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Facebook Removed A Chinese Propaganda Network Targeting The Philippines, Southeast Asia, And The US

Facebook announced the removal of two separate networks that used fake identities to promote government propaganda.

The first network was in China. While it targeted the US, its main focus was on the Philippines and countries in Southeast Asia. This is the second time Facebook has removed the pages associated with this campaign, the company said, and this time users used a VPN to try to hide their identities.

“Although people behind this activity tried to hide their identity and coordination, our research found links to people in Fujian Province, China,” Facebook said in a statement announcing the shutdown.

The propaganda operation consisted of Pages and Instagram accounts, but its main focus was on executing fake identities on Facebook that were used to reinforce content. People who have profiles “posed as locals,” the press release said.

The network targeted the US, but that wasn’t its main focus. Reports of Democratic presidential candidates Joe Biden and Pete Buttigieg, and President Donald Trump, both in support and opposition.

The fake accounts were also used to “like and comment on other people’s posts, particularly about maritime activity in the South China Sea, including US Navy ships”.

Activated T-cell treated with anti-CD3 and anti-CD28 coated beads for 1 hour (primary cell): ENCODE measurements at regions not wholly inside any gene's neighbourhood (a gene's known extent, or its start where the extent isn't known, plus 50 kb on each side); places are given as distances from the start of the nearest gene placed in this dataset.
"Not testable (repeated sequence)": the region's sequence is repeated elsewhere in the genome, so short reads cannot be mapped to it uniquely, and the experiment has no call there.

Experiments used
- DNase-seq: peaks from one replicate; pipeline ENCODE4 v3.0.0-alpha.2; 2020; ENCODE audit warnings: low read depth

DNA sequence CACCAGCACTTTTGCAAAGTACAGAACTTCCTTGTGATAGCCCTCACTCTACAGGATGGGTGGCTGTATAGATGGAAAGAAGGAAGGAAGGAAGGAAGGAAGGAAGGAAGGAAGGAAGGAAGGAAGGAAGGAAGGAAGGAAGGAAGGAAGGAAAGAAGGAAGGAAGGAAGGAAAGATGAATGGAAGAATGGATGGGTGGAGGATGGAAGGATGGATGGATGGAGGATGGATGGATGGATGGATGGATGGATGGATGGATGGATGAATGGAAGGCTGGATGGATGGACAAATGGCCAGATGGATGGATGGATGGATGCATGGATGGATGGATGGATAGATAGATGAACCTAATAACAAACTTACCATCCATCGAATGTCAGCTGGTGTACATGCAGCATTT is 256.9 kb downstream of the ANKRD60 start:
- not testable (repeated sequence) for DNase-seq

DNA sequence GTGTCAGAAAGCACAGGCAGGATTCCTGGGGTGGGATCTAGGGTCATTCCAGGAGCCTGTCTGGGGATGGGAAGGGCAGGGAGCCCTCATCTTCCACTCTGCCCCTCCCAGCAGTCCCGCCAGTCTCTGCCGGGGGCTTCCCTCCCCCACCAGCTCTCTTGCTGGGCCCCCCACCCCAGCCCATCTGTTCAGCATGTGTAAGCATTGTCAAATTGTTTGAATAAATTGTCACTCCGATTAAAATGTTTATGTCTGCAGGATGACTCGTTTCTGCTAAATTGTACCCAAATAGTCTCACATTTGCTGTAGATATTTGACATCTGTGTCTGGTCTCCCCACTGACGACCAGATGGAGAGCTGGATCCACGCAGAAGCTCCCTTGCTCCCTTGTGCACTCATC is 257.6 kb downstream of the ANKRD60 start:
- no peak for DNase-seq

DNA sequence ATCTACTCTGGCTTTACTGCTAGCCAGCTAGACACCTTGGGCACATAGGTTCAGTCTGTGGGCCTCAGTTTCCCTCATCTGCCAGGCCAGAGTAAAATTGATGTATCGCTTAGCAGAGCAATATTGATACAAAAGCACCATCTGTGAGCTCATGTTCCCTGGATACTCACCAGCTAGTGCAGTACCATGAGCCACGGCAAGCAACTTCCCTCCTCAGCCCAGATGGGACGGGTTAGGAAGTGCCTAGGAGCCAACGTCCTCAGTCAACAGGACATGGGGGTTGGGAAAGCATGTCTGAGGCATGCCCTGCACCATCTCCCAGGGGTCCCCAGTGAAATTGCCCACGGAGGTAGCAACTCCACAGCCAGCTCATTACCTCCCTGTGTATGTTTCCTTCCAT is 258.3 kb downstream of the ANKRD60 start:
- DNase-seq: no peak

The navy’s activities were also at the heart of the network, which was aimed at people in Southeast Asia, as well as agencies that supported Philippine President Rodrigo Duterte.

In total, the network affected around 194,000 people and spent $ 60 on Chinese yuan ads. Six Instagram accounts, nine groups, and 115 Facebook accounts have been removed.

The second network removed from Facebook originated in the Philippines. It consisted of 31 pages, 57 Facebook accounts and 20 Instagram accounts.

Facebook investigated the propaganda network after it was brought to the attention of Rappler, an independent news organization in the country Duterte was targeting. The Propaganda Network supported the Philippine President and published articles on various political issues, accelerating its activities between 2019 and 2020.

“Although the people behind this activity tried to hide their identities, our investigation found links to the Philippine military and police,” the Facebook announcement said.

These companies spent $ 1,100 on advertising on the platform.

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